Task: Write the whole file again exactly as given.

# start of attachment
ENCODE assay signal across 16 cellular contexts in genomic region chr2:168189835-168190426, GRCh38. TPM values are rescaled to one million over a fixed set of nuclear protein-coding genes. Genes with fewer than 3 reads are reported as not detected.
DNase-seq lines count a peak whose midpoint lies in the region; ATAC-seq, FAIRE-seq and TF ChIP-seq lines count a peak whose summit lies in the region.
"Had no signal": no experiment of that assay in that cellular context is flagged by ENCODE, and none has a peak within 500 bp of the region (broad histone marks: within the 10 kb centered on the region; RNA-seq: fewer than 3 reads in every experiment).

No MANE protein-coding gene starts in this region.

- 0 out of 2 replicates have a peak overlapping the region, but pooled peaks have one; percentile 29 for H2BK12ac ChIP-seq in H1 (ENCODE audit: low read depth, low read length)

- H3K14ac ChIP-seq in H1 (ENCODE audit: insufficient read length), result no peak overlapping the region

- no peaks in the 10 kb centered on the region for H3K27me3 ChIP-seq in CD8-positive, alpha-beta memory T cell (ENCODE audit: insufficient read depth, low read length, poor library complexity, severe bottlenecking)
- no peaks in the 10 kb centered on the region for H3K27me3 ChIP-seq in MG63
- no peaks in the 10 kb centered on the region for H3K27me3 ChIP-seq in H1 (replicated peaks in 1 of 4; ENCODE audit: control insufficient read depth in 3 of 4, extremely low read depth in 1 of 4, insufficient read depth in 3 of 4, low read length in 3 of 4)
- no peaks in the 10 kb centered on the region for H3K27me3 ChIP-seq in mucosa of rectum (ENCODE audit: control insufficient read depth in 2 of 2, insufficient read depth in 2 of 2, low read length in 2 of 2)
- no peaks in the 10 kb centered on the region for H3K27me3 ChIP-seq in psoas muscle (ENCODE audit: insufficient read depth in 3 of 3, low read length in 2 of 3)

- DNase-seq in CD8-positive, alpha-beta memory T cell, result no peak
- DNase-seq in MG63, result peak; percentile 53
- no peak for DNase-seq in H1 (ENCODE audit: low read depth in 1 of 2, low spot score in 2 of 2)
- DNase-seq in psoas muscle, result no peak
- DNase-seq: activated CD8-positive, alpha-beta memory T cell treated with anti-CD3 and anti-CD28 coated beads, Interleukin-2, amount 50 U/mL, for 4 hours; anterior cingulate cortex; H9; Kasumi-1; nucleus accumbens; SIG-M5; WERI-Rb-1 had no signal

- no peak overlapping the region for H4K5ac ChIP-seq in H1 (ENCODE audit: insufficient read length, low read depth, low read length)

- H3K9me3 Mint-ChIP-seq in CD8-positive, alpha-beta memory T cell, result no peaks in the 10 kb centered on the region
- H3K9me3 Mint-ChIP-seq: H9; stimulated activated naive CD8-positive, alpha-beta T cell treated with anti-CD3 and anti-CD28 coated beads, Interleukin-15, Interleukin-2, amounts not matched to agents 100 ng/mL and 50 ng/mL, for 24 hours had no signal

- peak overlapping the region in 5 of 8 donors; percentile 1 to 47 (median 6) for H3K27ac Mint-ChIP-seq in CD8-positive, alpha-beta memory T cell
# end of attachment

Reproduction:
ENCODE assay signal across 16 cellular contexts in genomic region chr2:168189835-168190426, GRCh38. TPM values are rescaled to one million over a fixed set of nuclear protein-coding genes. Genes with fewer than 3 reads are reported as not detected.
DNase-seq lines count a peak whose midpoint lies in the region; ATAC-seq, FAIRE-seq and TF ChIP-seq lines count a peak whose summit lies in the region.
"Had no signal": no experiment of that assay in that cellular context is flagged by ENCODE, and none has a peak within 500 bp of the region (broad histone marks: within the 10 kb centered on the region; RNA-seq: fewer than 3 reads in every experiment).

No MANE protein-coding gene starts in this region.

- 0 out of 2 replicates have a peak overlapping the region, but pooled peaks have one; percentile 29 for H2BK12ac ChIP-seq in H1 (ENCODE audit: low read depth, low read length)

- H3K14ac ChIP-seq in H1 (ENCODE audit: insufficient read length), result no peak overlapping the region

- no peaks in the 10 kb centered on the region for H3K27me3 ChIP-seq in CD8-positive, alpha-beta memory T cell (ENCODE audit: insufficient read depth, low read length, poor library complexity, severe bottlenecking)
- no peaks in the 10 kb centered on the region for H3K27me3 ChIP-seq in MG63
- no peaks in the 10 kb centered on the region for H3K27me3 ChIP-seq in H1 (replicated peaks in 1 of 4; ENCODE audit: control insufficient read depth in 3 of 4, extremely low read depth in 1 of 4, insufficient read depth in 3 of 4, low read length in 3 of 4)
- no peaks in the 10 kb centered on the region for H3K27me3 ChIP-seq in mucosa of rectum (ENCODE audit: control insufficient read depth in 2 of 2, insufficient read depth in 2 of 2, low read length in 2 of 2)
- no peaks in the 10 kb centered on the region for H3K27me3 ChIP-seq in psoas muscle (ENCODE audit: insufficient read depth in 3 of 3, low read length in 2 of 3)

- DNase-seq in CD8-positive, alpha-beta memory T cell, result no peak
- DNase-seq in MG63, result peak; percentile 53
- no peak for DNase-seq in H1 (ENCODE audit: low read depth in 1 of 2, low spot score in 2 of 2)
- DNase-seq in psoas muscle, result no peak
- DNase-seq: activated CD8-positive, alpha-beta memory T cell treated with anti-CD3 and anti-CD28 coated beads, Interleukin-2, amount 50 U/mL, for 4 hours; anterior cingulate cortex; H9; Kasumi-1; nucleus accumbens; SIG-M5; WERI-Rb-1 had no signal

- no peak overlapping the region for H4K5ac ChIP-seq in H1 (ENCODE audit: insufficient read length, low read depth, low read length)

- H3K9me3 Mint-ChIP-seq in CD8-positive, alpha-beta memory T cell, result no peaks in the 10 kb centered on the region
- H3K9me3 Mint-ChIP-seq: H9; stimulated activated naive CD8-positive, alpha-beta T cell treated with anti-CD3 and anti-CD28 coated beads, Interleukin-15, Interleukin-2, amounts not matched to agents 100 ng/mL and 50 ng/mL, for 24 hours had no signal

- peak overlapping the region in 5 of 8 donors; percentile 1 to 47 (median 6) for H3K27ac Mint-ChIP-seq in CD8-positive, alpha-beta memory T cell